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6 of 6 people found the following review helpful By bill runyon on April 26, 2003
Format: Hardcover
Author Matthews has an "All-American" view of our collective
history, and he does a nice job of highlighting some of the
things that have specifically shaped him into a particular
"all-American" character himself.
He touches briefly on some of our cultural heroes, and since
they are all worthy of review, his thoughts on them are
worth reading. It seems a bit odd that he puts such emphasis
on movies and their heroes, but those movies have no doubt
influenced his view of America, just as other factors have
shaped our own view.
The author hits only the high points of a rather odd mixture
of historic figures, but they are all worth reviewing, and
he gives the reader some positive thoughts to consider, and
it is a nice review of a few American leaders who have influenced our collective thinking about exactly what a "real"
American is.
Given the author's experience and education, this book has a
rather "light" feel to it, and it is rather easy to get through
it quickly, but his points are nonetheless valid. Many factors
make up a true American, and they come from a great variety of
sources during the last 300 years, and we still credit a lot
of our qualities to our forebearers, both real and fictional.
An interesting read.
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6 of 6 people found the following review helpful By A Customer on November 23, 2002
Format: Hardcover
Chris Matthews' new book, American - Beyond our Grandest Notions, is a gem. It's a quick read, and for that reason alone may appeal to students, parents who want be able to explain to their kids why America is truly the land of the free and home of the brave and perhaps most importantly - this book will give boomers and seniors a much needed booster shot of pride in this nation.
The prejudice comes in because it frankly and without pretense champions the citizens of the USA. Not a bad combination in today's world where it is fashionable to take the pseudo-intellectual position of seeing the rest of the peoples of the earth as victims of Americans and beating their chests with feigned mea-culpas. We've had decades of post-modern, deconstructionist cynicism. It is entirely appropriate at this time in our history to remind ourselves that Americans have some unique qualities and why this is so. The 10 people Matthews chose to demonstrate these characteristics come from nearly 250 years in our past to the present.
Want to have some damned good, honest responses to share with the next boor who whines about the demise of your homeland? Treat yourself and people you care about to a copy of American.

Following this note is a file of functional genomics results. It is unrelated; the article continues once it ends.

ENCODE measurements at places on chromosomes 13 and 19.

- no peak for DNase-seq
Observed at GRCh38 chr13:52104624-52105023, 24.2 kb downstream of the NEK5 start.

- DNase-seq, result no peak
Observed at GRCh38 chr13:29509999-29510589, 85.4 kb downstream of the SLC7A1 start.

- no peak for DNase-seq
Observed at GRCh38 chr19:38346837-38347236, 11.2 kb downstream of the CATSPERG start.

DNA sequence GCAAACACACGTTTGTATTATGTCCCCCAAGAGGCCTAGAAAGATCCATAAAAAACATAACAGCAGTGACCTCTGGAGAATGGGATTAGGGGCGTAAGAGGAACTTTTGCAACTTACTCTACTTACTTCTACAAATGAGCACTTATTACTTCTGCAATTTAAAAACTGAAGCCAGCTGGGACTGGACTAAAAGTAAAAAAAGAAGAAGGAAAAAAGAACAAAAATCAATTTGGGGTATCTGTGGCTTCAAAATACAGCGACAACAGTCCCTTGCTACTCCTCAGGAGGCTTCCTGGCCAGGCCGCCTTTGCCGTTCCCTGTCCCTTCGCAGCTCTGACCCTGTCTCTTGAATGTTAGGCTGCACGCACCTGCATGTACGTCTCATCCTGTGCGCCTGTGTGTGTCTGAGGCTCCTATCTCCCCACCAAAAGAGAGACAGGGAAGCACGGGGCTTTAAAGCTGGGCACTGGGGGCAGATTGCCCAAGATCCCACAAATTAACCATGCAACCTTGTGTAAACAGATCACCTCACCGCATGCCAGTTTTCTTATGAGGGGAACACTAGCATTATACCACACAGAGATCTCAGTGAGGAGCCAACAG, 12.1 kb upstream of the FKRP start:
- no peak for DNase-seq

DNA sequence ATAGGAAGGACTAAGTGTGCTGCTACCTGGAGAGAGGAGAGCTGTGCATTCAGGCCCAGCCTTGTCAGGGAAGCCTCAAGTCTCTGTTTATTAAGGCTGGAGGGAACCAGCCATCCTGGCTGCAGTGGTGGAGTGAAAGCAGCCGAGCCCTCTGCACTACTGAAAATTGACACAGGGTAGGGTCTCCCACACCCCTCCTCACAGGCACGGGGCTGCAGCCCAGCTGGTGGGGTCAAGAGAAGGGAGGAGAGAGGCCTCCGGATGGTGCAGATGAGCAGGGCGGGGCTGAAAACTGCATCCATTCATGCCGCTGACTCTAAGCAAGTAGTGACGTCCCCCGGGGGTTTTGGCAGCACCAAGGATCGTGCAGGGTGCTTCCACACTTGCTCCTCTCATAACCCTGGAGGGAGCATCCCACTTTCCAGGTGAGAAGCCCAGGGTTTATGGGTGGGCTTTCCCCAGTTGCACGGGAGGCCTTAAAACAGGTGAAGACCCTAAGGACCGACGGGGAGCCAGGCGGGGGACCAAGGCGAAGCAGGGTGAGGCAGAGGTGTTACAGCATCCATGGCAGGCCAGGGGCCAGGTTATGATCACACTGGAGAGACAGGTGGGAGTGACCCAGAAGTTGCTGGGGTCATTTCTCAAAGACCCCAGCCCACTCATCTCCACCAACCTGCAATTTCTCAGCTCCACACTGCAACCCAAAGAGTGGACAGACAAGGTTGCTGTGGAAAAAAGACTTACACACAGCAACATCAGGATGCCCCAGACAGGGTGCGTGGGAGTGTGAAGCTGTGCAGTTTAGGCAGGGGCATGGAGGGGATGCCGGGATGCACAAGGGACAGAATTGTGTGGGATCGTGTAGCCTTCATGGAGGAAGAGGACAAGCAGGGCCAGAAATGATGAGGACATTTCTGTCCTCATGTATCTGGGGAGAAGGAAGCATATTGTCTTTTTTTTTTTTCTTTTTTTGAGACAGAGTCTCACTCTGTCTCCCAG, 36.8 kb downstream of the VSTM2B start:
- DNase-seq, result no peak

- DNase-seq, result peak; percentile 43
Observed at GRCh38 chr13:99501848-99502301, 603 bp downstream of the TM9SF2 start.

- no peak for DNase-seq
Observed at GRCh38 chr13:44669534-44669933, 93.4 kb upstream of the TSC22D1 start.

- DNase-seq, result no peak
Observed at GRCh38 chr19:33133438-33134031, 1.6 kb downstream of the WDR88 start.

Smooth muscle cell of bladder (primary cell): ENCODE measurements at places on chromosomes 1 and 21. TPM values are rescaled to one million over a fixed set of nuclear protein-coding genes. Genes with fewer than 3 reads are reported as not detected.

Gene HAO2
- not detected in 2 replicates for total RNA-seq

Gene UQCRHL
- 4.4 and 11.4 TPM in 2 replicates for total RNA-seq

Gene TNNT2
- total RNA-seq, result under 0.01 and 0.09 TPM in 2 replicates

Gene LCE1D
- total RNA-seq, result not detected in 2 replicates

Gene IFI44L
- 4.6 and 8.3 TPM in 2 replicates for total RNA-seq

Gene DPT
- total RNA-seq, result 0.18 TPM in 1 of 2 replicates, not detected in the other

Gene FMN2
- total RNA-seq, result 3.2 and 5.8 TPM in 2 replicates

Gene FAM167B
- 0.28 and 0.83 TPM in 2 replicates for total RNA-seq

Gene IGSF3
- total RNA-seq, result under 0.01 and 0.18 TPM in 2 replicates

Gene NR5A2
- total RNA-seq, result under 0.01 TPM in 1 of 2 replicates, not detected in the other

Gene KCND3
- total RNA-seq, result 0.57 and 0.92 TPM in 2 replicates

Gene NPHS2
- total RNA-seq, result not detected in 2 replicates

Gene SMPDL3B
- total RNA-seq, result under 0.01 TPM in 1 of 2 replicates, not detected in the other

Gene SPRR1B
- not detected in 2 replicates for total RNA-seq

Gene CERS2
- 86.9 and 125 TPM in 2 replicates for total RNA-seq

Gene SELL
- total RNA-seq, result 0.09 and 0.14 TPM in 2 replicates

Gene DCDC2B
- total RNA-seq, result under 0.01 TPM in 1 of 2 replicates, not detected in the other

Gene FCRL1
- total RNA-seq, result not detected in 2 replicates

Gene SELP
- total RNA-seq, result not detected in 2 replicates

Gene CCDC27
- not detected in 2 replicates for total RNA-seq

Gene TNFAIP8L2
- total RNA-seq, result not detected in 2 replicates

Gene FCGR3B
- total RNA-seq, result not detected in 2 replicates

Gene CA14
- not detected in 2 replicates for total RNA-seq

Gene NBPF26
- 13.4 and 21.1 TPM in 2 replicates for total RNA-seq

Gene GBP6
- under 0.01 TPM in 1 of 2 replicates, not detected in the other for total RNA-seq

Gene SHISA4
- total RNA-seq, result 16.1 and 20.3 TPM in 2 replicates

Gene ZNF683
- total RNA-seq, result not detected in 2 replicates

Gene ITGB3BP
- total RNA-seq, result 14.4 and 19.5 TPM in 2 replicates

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15 of 18 people found the following review helpful By Susan L. Anderson on November 17, 2002
Format: Hardcover Verified Purchase
I recommend this book, it is only 200+ pages and very well documented. It could be very good resource material for a civic class, American history class, and should be required reading for American's. This book is NOT negative, but delves into why we are like we are and not like anyone else in the world. Chris comes up with ten, uniquely American notions and they are very interesting. IMHO (in my humble opinion) this is very worthwhile reading! Senator John McCain is one of his contemporary examples, but Chris goes back to before the Revolutionary War for other examples.
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3 of 3 people found the following review helpful By Kevin M Quigg VINE VOICE on June 6, 2005
Format: Paperback
This book is alot like light beer. It satisfies somewhat, but after consuming it, you wonder why. I like Chris Matthews, because I think he tries to be fair to both sides on his TV show. I read to learn new things, and regretfully I learned little from this book. This book tries to tie in history, famous figures, and movies. Well, I suppose there is something to this, but history is history and not stories in movies. The other tenet in this book is the characteristics of Americans that make them different from the rest of the world. Again a long stretch. People are people, and Americans are no more unique than others in this world.

I think highly of Chris Matthews and his first book Kennedy and Nixon. This just wasn't a great book. There are more deserving books out there.